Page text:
*I began writing this week’s column after returning from six wonderful days and nights at Paradise Island Resort in Gulf Shores and was reminded of a piece I had written two years ago. It was October again, another sweet week spent under near-perfect skies, a soft breeze cooling the days, and sunsets that made my heart stop. “Why,” I thought, “should I repeat myself when I have already written the same account?” So, I saved myself the effort it would take to recount the same lovely, melancholy, reminiscences. Here then is that column from 2015. Same beach, same month, same precious memories. I pray I may be there same time, same place, next year.
Well, that was maybe the fastest week in my entire life! Why is it that the days are so fleeting when life is so simple, uncomplicated, sweet? but in periods of trouble, Old Man Time hobbles along slow as molasses on a cold day. But, noooo. These past six lazy, sunny days were filled with an unhurried languidness and peacefulness unlike any Bill and I have experienced in way too long. These precious days have flown by with the brevity of the late summer showers we welcomed every day during the week we were away.
Nostalgia crept into the picture more than a few times; bringing hot, stinging tears once or twice. It was bittersweet watching young families building the requisite sandcastles, tickling hermit crabs from their homes, searching for shells and those elusive shark’s teeth. Years ago, our daughters spent hours and hours walking miles of beaches with their beautiful blonde heads bent, blue-green eyes focused like lasers on the burning sand, watching for that singular glint that signaled a shiny black, serrated, jewel of a tooth! Their hunt was always successful on the East Coast beaches of Jekyll, Myrtle and Isle of Palms we frequented in those days.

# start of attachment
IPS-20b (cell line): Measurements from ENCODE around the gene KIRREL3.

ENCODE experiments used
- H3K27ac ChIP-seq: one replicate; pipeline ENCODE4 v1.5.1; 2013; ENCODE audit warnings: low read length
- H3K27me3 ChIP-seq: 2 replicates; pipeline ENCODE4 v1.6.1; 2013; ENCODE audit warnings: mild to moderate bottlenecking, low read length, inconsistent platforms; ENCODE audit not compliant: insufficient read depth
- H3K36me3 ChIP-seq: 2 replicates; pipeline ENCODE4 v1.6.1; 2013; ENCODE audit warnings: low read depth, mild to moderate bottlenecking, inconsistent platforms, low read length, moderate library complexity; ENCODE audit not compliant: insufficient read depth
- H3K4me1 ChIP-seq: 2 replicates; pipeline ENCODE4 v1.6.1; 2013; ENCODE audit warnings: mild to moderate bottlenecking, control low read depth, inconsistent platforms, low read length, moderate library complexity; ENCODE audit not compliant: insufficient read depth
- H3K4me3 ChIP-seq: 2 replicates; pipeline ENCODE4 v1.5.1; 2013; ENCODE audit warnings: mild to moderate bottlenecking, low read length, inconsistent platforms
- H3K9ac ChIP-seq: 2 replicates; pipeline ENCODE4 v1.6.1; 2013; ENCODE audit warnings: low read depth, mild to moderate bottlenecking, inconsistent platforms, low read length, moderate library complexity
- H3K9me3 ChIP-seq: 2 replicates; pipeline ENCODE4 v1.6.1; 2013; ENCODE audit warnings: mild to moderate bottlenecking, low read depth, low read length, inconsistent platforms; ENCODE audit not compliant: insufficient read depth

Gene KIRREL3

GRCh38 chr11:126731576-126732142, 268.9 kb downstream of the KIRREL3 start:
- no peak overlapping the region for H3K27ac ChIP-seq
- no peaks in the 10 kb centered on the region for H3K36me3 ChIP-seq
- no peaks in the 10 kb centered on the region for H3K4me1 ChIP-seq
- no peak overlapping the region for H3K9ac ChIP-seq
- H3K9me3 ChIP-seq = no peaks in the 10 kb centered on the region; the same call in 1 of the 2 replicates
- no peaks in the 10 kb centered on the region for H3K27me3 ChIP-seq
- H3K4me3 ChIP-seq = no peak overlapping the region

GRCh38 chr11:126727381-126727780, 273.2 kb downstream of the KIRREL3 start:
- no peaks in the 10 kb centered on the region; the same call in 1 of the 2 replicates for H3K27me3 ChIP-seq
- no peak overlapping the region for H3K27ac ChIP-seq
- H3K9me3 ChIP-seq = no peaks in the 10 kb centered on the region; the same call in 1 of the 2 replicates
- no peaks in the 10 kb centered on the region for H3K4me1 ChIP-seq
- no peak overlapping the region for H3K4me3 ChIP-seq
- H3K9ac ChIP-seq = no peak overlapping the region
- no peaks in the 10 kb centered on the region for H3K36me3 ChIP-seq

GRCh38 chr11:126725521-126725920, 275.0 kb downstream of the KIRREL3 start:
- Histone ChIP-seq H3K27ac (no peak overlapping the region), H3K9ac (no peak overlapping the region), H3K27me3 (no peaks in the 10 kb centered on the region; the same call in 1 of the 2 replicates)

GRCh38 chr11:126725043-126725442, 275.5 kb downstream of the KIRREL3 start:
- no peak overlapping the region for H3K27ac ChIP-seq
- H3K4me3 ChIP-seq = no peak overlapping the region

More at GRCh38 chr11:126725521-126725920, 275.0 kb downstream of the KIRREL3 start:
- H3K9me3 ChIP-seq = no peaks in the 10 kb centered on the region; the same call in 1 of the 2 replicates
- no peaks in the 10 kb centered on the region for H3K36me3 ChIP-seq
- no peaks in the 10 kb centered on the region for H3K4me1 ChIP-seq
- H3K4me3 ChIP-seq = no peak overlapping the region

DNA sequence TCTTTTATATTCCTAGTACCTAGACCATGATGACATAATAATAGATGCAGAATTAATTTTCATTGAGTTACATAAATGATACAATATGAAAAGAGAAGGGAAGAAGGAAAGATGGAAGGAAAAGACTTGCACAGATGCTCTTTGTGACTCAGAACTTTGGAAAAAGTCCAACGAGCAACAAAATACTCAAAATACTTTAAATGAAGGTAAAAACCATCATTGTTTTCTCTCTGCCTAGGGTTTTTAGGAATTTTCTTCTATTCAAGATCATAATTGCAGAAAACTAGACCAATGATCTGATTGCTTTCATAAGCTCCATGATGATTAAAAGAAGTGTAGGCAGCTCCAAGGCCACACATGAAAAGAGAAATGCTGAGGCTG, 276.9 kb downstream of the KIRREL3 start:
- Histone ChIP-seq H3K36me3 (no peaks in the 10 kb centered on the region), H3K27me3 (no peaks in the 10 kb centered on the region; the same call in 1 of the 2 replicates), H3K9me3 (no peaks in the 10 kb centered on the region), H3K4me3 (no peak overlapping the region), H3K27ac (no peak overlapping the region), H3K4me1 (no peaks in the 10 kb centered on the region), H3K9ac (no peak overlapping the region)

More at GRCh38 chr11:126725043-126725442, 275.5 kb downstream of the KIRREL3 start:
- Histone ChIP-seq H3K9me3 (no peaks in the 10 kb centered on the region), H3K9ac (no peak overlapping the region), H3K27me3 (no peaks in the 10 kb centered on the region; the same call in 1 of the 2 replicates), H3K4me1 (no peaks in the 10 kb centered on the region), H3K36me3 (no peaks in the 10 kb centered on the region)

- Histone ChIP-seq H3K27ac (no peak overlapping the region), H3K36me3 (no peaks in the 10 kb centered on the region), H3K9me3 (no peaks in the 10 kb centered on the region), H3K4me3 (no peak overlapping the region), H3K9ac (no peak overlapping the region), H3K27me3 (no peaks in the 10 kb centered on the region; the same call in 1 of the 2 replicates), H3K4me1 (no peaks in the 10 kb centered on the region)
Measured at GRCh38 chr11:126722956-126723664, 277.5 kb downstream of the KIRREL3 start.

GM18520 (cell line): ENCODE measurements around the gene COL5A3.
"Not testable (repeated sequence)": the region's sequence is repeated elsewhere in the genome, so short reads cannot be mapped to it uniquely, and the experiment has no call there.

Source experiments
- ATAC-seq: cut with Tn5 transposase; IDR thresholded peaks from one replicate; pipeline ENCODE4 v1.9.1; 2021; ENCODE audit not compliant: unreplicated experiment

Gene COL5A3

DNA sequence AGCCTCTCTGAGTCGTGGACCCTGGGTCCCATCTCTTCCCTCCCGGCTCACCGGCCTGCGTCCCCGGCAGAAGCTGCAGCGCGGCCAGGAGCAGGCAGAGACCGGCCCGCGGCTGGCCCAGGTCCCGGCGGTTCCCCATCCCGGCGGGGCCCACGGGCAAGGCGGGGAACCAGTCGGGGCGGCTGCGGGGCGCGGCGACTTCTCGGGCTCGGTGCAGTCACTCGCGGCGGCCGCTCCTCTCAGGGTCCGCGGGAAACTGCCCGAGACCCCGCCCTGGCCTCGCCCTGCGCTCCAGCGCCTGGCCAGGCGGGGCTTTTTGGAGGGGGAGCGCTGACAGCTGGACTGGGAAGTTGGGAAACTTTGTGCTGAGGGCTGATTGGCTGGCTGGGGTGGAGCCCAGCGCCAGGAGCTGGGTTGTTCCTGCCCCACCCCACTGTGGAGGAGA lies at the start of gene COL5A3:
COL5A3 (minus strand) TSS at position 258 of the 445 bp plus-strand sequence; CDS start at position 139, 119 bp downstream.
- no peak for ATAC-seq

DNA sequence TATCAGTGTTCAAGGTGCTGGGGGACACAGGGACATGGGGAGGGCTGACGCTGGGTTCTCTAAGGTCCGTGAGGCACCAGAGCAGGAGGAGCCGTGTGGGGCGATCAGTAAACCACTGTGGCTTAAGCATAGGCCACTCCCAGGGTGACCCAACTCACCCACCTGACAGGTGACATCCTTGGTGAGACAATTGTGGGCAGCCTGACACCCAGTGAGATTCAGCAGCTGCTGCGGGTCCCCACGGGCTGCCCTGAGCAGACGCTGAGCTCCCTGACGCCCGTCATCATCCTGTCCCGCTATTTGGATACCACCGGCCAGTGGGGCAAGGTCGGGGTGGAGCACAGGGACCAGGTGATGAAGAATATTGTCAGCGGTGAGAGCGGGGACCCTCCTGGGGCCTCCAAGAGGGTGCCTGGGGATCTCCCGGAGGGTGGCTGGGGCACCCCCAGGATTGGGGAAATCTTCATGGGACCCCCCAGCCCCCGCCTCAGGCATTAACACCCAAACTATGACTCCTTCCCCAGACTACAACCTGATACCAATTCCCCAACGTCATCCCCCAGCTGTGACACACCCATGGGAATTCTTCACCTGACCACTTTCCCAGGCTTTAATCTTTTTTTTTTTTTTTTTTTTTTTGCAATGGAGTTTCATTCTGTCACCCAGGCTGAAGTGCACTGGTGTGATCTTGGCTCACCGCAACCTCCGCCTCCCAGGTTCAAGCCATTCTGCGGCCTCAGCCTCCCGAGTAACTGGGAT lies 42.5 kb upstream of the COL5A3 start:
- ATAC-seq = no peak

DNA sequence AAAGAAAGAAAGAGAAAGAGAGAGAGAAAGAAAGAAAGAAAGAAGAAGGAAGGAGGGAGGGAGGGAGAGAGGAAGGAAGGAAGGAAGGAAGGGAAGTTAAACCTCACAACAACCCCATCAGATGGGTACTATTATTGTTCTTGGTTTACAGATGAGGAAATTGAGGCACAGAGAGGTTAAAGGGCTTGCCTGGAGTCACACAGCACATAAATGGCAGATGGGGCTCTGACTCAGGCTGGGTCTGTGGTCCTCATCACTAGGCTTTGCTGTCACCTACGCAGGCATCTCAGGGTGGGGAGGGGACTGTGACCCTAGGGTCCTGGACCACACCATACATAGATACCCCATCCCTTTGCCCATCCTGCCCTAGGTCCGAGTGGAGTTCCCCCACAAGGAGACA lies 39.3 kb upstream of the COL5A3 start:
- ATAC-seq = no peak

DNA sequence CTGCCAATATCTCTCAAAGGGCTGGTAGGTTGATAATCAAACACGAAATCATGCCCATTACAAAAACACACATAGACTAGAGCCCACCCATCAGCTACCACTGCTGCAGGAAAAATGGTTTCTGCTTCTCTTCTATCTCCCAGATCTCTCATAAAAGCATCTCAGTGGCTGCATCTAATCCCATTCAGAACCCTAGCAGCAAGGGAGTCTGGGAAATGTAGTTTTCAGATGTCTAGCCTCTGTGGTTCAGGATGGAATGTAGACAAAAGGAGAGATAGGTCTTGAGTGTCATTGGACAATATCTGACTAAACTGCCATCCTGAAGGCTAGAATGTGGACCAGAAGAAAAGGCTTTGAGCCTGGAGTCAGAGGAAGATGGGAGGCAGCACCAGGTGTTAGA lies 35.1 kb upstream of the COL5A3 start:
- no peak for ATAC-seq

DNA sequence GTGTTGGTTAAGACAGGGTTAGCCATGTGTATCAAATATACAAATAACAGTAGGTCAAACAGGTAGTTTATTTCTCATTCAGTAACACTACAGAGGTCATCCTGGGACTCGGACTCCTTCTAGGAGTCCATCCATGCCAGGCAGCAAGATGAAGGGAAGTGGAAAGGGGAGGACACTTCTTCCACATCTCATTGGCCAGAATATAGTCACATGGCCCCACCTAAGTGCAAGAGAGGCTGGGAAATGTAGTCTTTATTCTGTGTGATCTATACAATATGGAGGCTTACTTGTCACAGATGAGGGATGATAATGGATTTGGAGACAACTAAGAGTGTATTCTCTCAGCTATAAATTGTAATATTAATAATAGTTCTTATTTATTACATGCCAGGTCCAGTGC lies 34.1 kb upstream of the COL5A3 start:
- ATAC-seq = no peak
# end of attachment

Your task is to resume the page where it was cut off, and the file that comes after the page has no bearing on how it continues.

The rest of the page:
Yesterday I was startled out of a daydream and into a reality in which two tow-heads in orange life jackets raced into the surf, turned and waved proudly, over and over as they mastered the art of “riding a wave.” Has it really been more than forty years since my two beauties were given the ultimate freedom of venturing into that great, big, dangerous ocean on their own? Has it been so long since they came dripping to my side to show off a near-perfect sand dollar? So many years since they would sit contentedly for hours digging in the damp sand, covering my toes, building frog houses? No, it was just yesterday.
I don’t need Einstein or any other genius of quantum physics to tell me that Time is Relative. In my mind’s eye and in the big ole tender orb that is my heart, there is a dimension, an alternate universe where Kim and Leslie are still little girls in patent leather shoes and pony tails. I almost caught a glimpse of them Friday, hair flying wildly, still wet from the outdoor shower at our rented beach house, just as they disappeared around the T-shirt rack at Alvin’s Island! Bill and I were shopping for a gift for our neighbors, who are looking after our flowers while we are in Gulf Shores, and for just a split second, there they were. My little girls. My youth. Oh, I know, I know. It’s a little crazy, but tell that to the catch in my throat or to my heart as it skips several beats.
Do you think these apparitions are brought on by the excess of those wonderful negative ions that are prevalent at the seaside? By too much sun? Dehydration, maybe? Am I alone in experiencing these melancholy episodes which bring the past into my present for one startling moment? “Of course,” you say.” Just sweet memories.” Perhaps. But they do leave me with the most marvelous Technicolor vision of yesterday, and as sad as I sometimes feel, it is lovely for one brief and shining moment to be transported to that halcyon past. It is true, you know, that we can indeed recapture the past for at least a little while, yet it is also true that we cannot make this thing called Time stand still. Sigh.